John C. Reilly: Honey becomes 'really deep relationship' on 'Winning Time'

John C. Reilly stars in "Winning Time" on HBO. File Photo by Rune Hellestad/ UPI
1 of 5 | John C. Reilly stars in "Winning Time" on HBO. File Photo by Rune Hellestad/ UPI | License Photo

LOS ANGELES, Aug. 14 (UPI) -- Winning Time: The Rise of the Lakers Dynasty Season 2 introduced Honey Kaplan (Ari Graynor), a new romance in Lakers owner Jerry Buss' (John C. Reilly) life. Reilly said Honey is a more significant love interest than the girls Buss dated in Season 1.

"That ends up being a really deep relationship in the story," Reilly told UPI in a Zoom interview before the SAG-AFTRA strike. "He wasn't just this party boy. He was trying to have a deeper, meaningful relationship with somebody."


Honey is an amalgam of different women in Buss' life in the early '80s. A brief flashback in the season premiere showed Honey as a memory in Buss' past, but he reconnected with her after 15 years in Sunday's episode.

Reilly said press photos of Buss in the era showed a cavalcade of different young women on Buss' arm, but Honey represents those with whom he connected more.


"It was deeper than just the hot new girlfriend," Reilly said. "It was trying to replace his mother, trying to rebuild his family, trying to make up to his kids for his lack of fathering when they were younger."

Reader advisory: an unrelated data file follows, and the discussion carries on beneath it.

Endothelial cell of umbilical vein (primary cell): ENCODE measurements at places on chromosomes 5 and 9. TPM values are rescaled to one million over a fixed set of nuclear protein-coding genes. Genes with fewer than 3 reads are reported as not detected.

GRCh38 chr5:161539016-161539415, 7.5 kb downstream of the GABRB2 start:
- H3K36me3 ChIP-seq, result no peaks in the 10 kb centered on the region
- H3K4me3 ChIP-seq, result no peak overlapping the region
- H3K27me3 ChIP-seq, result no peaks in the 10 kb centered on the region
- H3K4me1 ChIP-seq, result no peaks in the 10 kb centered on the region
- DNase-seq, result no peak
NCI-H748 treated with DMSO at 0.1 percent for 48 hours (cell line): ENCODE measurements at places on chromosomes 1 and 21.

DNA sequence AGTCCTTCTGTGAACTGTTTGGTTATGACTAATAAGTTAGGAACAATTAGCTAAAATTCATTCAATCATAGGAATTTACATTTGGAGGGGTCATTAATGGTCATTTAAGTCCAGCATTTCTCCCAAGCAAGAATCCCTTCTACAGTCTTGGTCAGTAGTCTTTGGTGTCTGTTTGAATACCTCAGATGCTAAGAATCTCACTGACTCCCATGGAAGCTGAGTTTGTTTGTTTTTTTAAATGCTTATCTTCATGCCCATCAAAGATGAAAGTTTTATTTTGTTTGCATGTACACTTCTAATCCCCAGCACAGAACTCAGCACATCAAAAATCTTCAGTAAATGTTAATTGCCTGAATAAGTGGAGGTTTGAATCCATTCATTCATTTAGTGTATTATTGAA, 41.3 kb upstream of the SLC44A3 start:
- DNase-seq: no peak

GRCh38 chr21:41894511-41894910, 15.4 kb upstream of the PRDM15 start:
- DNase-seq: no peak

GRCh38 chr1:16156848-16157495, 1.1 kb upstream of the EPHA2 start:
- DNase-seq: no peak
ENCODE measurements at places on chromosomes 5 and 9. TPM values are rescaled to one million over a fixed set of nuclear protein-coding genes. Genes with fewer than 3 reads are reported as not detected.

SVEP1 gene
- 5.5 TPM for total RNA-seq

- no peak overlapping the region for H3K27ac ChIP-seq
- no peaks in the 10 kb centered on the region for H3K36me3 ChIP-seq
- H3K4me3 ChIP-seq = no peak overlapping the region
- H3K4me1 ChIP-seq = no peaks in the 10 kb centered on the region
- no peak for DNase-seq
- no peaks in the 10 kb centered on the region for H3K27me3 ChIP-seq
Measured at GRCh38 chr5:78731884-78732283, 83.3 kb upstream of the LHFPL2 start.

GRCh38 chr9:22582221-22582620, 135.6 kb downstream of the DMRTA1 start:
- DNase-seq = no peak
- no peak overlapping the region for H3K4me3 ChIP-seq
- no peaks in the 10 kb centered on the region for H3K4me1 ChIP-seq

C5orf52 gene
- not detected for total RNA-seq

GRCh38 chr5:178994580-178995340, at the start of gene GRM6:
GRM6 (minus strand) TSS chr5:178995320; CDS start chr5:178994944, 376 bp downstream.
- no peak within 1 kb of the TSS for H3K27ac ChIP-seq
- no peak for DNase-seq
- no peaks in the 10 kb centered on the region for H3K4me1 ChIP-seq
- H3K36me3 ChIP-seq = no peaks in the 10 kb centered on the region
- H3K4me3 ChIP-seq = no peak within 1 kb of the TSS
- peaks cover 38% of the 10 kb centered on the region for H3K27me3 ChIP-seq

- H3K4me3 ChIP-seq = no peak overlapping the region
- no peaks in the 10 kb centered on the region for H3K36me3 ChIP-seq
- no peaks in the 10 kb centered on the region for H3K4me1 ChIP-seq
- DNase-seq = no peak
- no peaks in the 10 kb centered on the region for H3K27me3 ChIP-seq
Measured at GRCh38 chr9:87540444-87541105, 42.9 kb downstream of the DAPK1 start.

Honey becomes a threat to Jerry's daughter, Jeanie (Hadley Robinson). Jeanie Buss is still the Lakers' owner today, so sports fans know it worked out for her.

In 1981 to 1984, the period Season 2 covers, Jeanie was on less sure footing in her family and the team.

"When this woman waltzes in and takes her place, as she sees it so easily, I think she's very threatened," Robinson said. "You see her go through the emotional roller coaster of what that means."

Reilly said the onus falls on Jerry for letting Jeanie feel pushed aside.

"It's not like Honey wants to displace her," Reilly said. "Jerry let Honey displace her. Jerry displaced Jeanie with Honey in our story."

Jerry gives Jeanie's brothers, Jimmy (McCabe Sly) and Johnny (Thomas Mann), more business opportunities to lead other athletic teams within the franchise while he keeps Jeanie as his assistant.

Reilly said he understood how Jerry saw Jeanie differently than his boys. He had four sons in real life.


"Men back then still thought my heir is my son, not my daughter," Reilly said. "My daughter will go off and marry somebody and have her life with her husband. My sons are going to carry on my name."

However, Reilly said he suspects Jerry did have faith that Jeanie could prove herself, given that history bears this out.

"I know how much he really believed in Jeanie and I know who ends up running that organization to this day," Reilly said. "So he must have seen things in Jeanie that he didn't see in his other kids."

Robinson said she has to forget about where Jeanie ends up to portray her path to get there.

"On podcasts and in interviews, she said she was a shy kid and she kept to herself," Robinson said. "You do see her confidence more in Season 2 and her rise into that position."

New episodes of Winning Time air Sundays at 9 p.m. EDT on HBO and stream on Max.

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